Joyce Chong Interview

Joyce Chong's poem 'how to exacerbate the mundane' was featured in Reality Hands 9. You can find their work on their website and follow them on twitter.

RH: What was your approach to structuring the work?

JC: I usually don't know how a poem is going to turn out when I start writing it, and I don't tend to follow any strict structural guidelines. Some line breaks come from natural pauses, others are fabricated, places where I want to interrupt your reading, break apart an expected phrase. Or even just to insert a pause there, to play around with the rhythm. 

The last stanza stands out because it's formatted differently as a list, as a how-to poem, which ties it back to the title. I like this type of format because it affords the opportunity to change structures, to introduce the unexpected and experimental. I look at formats that require structure as a good place to hide things in your poems. What's left out, what's left in, what is the intent behind it?

RH: What effect do you want the text to have on the reader?

JC: This is a hard question to answer because I almost never think of the reader when I write poems. I think of the way it presents itself on the page, the sound of the words and the way it takes up space visually, but I feel like I can't anticipate how anyone would respond to the words. I know that it came from a place that was very detached and apathetic, and in a way it's a depression poem and what I think I always try to do with poems like these is to push for replication, to make the reader empathize or understand, to recognize a fragment of something in there. A lot of the times I write poems about depression, or poems tied to my mental state, as a way to ground myself. If the reader can find something familiar in them, then it's also a way of staying tethered to others.

RH: How does your text reflect or reference the world outside the text?

JC: I almost think it doesn't at all. This poem feels like it's too far inside my own head to have any mention of things outside of it. It's grounded in the anatomical, the self, and the abstract. A lot of the times, apathy and depression is not grappling with the world and the things that happen in it, but more grappling with myself and the way I digest and maneuver these external things. Looking beyond that and incorporating ideas beyond the internal would be a good direction to grow in my writing, though.

RH: How far is the final text from the original exploratory words; what's your approach to editing?

JC: Often it's not very far. When I first write a poem, I spend a lot of time running through the previous stanzas, editing and checking as I go. A lot of the time, a poem is very specific to a certain moment and so they're usually written all at once, with a couple of revisions shortly after that. Other times I might excavate fragments from old poems that weren't working and incorporate them into new poems or put new themes and ideas onto old poems I'd stashed away. 

When I edit, I always try to pare down the original piece. I separate the extraneous, cut out the fat and condense it so that it only contains what I need it to. I find that occasionally the first stanza can be more of a warm up than an actual component of the poem, so sometimes those are cut out or re-worded and inserted into another part of the poem. Occasionally, I find that I have trouble with endings and I definitely had that issue with this poem. Sometimes there are things I want to say but I'm not sure how to incorporate them in, so relying on structured formats like a list or "set of" instructions works for me. I don't know, maybe that's a cop out in terms of poetry writing, but I do like trying new things with form.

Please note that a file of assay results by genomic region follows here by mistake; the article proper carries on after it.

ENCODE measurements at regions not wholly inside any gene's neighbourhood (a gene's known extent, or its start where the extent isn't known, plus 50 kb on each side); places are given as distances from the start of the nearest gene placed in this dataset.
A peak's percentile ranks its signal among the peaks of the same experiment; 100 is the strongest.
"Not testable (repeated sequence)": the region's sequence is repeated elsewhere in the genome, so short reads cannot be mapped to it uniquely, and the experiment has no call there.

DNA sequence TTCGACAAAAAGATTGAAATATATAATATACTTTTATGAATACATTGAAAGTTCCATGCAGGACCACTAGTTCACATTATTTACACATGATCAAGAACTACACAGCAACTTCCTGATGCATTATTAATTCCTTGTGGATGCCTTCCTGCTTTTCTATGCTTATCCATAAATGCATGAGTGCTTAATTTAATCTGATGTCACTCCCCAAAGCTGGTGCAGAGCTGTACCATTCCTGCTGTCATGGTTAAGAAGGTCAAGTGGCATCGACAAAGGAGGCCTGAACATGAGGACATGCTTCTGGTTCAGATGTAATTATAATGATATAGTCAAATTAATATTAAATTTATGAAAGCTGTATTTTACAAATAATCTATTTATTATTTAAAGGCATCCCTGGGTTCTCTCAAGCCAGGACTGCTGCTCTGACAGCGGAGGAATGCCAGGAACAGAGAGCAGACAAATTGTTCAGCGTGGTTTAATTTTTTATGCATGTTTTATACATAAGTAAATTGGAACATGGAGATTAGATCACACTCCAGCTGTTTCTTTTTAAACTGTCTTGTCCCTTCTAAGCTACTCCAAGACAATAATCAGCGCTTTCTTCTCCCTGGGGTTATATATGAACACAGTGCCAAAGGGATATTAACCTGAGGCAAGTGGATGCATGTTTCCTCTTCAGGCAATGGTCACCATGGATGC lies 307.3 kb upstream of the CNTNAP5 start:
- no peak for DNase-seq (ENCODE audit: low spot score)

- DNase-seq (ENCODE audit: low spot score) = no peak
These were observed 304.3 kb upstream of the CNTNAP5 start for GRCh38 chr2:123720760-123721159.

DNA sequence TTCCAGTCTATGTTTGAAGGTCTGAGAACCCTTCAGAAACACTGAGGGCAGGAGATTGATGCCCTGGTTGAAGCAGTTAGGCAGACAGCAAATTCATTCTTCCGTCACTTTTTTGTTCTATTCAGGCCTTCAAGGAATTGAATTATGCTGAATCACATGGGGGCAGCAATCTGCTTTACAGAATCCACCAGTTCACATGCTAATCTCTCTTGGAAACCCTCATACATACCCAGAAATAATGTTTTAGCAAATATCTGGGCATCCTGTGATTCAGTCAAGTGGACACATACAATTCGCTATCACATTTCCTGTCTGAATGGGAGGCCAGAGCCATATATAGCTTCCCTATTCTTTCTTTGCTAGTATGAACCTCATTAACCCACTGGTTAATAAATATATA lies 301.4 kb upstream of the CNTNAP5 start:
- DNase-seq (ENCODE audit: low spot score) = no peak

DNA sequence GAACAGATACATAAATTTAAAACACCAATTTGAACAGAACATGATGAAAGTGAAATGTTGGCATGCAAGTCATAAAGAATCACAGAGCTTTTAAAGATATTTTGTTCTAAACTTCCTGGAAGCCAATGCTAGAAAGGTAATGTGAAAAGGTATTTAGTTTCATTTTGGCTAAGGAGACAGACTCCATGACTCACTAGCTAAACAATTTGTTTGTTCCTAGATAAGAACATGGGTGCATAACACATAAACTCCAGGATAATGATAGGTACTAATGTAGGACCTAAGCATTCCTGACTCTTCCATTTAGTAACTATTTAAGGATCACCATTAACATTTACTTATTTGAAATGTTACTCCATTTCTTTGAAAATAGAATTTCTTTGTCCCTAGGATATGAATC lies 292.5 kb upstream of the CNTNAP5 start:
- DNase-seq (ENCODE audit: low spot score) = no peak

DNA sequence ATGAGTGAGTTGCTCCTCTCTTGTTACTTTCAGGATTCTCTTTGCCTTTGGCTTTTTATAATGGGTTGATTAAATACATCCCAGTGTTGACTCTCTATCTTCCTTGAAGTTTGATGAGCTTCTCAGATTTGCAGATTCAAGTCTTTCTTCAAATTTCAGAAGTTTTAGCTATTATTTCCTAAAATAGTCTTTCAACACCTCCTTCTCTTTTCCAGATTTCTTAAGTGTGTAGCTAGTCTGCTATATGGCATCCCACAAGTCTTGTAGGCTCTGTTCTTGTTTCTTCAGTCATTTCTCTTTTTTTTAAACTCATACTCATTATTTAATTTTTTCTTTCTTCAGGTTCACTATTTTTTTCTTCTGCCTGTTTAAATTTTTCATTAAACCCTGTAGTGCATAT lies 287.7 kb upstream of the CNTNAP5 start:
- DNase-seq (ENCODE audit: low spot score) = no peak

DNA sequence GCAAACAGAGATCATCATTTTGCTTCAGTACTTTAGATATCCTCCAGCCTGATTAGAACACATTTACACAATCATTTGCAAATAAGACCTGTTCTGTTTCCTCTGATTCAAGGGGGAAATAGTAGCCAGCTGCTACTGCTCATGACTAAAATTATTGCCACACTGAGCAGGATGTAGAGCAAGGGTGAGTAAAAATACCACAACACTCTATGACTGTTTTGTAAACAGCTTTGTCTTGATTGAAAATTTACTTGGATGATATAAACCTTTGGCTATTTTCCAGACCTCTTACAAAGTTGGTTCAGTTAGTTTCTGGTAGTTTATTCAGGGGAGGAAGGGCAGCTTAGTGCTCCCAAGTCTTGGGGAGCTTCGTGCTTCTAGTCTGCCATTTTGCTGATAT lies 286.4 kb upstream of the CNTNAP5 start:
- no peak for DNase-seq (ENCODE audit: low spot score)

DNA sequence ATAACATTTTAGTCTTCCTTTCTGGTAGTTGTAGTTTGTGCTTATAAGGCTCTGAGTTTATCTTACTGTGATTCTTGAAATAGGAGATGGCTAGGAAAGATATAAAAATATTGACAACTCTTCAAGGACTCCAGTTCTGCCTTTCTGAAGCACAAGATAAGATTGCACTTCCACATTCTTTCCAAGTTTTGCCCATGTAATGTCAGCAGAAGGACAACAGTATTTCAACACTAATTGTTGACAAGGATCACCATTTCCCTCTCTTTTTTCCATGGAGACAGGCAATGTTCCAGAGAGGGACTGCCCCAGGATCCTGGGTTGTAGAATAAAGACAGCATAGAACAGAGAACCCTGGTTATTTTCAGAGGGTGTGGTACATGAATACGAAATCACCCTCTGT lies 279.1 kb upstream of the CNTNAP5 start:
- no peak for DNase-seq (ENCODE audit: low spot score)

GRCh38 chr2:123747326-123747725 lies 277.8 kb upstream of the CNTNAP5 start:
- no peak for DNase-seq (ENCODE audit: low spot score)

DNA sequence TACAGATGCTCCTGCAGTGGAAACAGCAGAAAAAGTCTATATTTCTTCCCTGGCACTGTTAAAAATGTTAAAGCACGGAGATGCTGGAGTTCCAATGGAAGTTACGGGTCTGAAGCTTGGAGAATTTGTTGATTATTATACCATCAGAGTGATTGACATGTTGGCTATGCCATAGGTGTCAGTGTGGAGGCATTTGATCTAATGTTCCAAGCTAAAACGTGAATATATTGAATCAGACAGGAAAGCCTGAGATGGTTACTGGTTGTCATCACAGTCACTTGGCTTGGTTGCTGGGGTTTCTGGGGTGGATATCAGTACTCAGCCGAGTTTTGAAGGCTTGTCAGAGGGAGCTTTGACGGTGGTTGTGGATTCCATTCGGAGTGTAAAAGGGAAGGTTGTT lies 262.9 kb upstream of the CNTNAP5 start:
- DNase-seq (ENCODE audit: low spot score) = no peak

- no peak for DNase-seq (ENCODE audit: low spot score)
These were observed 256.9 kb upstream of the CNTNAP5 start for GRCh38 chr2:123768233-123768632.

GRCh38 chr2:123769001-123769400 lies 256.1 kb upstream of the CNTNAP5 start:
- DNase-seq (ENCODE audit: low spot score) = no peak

RH: I really like that nested body image in the fist section where distance is building in yourself. I feel that way when I'm in a bad space. Are detachment and apathy themes your work with often?

JC: Yes, I think they definitely are. When I first started writing, it was a way for me to make sense of or to gain some kind of agency over things I otherwise had little to no control over, like my depression. I also love how you phrased it as "distance building in yourself", which seems almost like a contradiction, but is really an accurate way of phrasing it. Being able to transform an emotion or a memory, to turn it into something almost tangible that I can work with and try to better understand, is a big part of why I write.

RH: How do you participate in the broader writing community?

JC: Mostly by spending way too much time on Twitter, haha. My educational background is not in creative writing (it's in the medical sciences), so a real life writing community is pretty much non-existent for me and all of my writerly cohorts exist online. I only started using Twitter a couple years ago, but the difference it's made on my writing has been huge in all directions. There's a really talented and supportive community of writers and literary magazines on there, so as far as staying in the loop with new publications or finding a new favourite writer goes, it's done a lot for me. Although, I definitely plan on being more active in my local literary scene, too!

RH: Do you have any upcoming projects readers should be keeping an eye out for?

JC: Free time has become an anomaly as of late, so I haven't been able to get nearly as much done as I would have liked in the past several months. I do have some very exciting forthcoming publications, including a short story in Tiny Owl Workshop's collaborative world building project, The Lane of Unusual Traders, and a questionnaire-story about the end of the world coming out in Outlook Springs' inaugural issue. I'm also working with a couple ideas for putting together a chapbook based on some common themes that have come up in my poetry. Nothing's in stone yet, but all my forthcoming work and writing updates can be found at